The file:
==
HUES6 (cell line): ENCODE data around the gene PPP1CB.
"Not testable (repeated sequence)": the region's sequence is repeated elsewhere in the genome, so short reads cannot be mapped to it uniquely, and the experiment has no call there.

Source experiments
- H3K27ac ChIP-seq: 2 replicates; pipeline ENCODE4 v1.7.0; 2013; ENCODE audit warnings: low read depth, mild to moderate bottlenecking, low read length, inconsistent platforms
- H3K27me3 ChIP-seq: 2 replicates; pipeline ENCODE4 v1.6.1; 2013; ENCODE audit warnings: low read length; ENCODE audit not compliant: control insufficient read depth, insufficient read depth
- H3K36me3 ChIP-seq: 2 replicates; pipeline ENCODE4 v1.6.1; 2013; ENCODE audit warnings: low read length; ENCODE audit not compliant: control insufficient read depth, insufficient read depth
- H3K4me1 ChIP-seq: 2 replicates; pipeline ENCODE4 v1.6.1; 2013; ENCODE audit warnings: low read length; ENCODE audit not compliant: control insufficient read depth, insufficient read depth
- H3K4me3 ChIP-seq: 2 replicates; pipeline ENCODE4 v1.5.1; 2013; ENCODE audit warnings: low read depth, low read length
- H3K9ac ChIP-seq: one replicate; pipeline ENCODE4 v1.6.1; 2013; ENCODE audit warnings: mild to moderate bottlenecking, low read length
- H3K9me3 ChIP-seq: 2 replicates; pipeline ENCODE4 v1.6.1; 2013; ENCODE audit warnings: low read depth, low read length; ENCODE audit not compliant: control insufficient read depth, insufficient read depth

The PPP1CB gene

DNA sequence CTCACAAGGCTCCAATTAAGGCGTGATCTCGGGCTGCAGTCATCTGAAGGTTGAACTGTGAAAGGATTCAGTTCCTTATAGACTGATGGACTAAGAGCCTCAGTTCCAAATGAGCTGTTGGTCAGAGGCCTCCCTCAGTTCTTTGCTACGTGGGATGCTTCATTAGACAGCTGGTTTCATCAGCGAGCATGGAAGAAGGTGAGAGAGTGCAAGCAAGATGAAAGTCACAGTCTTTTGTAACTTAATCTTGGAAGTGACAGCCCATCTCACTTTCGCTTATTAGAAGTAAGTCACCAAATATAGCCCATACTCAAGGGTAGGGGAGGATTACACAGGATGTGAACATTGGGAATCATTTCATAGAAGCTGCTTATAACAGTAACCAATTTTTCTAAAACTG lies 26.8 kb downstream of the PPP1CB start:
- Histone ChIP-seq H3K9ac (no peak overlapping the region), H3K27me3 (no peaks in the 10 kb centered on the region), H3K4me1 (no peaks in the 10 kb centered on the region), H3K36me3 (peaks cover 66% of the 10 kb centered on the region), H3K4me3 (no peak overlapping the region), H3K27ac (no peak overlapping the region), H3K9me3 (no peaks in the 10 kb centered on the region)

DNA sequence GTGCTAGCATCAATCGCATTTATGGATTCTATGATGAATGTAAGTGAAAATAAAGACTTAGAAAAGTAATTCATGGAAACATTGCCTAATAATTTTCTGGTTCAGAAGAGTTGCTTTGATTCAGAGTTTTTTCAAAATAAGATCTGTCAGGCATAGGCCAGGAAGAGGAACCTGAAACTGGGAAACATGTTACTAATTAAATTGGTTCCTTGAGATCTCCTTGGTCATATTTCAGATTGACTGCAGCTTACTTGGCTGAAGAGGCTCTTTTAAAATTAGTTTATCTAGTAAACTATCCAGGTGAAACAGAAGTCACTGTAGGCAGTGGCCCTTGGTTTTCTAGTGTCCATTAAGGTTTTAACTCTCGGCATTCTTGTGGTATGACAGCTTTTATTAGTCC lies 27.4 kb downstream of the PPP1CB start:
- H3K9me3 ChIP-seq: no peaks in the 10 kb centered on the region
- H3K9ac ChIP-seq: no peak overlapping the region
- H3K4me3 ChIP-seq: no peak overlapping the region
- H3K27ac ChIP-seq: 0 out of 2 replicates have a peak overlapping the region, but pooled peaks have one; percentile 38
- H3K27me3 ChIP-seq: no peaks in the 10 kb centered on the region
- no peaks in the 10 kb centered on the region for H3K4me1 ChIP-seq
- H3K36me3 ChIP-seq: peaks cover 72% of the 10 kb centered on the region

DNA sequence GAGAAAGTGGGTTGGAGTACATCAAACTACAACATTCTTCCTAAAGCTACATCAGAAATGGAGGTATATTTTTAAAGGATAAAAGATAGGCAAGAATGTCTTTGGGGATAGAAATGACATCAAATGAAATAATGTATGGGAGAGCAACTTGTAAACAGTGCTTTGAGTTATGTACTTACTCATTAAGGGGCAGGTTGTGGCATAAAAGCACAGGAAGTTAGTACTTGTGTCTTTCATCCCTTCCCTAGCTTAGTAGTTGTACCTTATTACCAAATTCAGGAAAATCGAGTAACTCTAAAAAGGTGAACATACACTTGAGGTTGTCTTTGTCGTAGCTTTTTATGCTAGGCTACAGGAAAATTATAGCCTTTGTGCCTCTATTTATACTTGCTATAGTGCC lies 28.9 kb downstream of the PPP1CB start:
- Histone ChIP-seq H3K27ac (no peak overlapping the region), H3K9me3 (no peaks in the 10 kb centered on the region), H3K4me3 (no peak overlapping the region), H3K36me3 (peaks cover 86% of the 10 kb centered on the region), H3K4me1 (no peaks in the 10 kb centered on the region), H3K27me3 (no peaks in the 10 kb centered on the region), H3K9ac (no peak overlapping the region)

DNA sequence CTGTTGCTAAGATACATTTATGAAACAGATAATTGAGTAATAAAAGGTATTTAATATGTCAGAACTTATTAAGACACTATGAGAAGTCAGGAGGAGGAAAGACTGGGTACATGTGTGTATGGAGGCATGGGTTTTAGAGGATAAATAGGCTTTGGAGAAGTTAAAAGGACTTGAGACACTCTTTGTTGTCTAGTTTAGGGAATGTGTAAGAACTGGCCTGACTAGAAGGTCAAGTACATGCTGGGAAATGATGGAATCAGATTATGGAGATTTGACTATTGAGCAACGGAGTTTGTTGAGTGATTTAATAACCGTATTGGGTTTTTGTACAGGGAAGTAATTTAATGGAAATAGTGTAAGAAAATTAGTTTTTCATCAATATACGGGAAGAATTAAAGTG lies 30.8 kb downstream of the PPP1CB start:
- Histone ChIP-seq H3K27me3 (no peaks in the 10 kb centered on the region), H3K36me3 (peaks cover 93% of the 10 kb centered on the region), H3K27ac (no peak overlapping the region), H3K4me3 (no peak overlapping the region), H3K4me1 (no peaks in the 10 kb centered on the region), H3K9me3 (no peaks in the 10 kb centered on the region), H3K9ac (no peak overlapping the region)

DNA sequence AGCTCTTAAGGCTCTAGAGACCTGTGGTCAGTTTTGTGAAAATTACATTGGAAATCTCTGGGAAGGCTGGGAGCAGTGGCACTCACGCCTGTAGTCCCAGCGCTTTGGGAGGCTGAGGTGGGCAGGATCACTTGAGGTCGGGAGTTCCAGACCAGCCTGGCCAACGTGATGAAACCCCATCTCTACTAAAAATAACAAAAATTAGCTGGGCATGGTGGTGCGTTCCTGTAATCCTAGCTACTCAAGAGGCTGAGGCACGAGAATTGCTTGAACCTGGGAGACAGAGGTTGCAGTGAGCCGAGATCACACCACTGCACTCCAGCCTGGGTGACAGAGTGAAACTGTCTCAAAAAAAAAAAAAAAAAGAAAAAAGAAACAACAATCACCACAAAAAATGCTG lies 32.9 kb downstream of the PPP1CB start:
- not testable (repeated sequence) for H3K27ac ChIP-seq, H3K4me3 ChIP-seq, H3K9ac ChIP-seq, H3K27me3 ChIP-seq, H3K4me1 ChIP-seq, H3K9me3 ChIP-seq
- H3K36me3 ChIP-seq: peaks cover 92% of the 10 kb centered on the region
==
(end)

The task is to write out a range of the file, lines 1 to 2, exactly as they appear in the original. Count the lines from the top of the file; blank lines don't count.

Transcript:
HUES6 (cell line): ENCODE data around the gene PPP1CB.
"Not testable (repeated sequence)": the region's sequence is repeated elsewhere in the genome, so short reads cannot be mapped to it uniquely, and the experiment has no call there.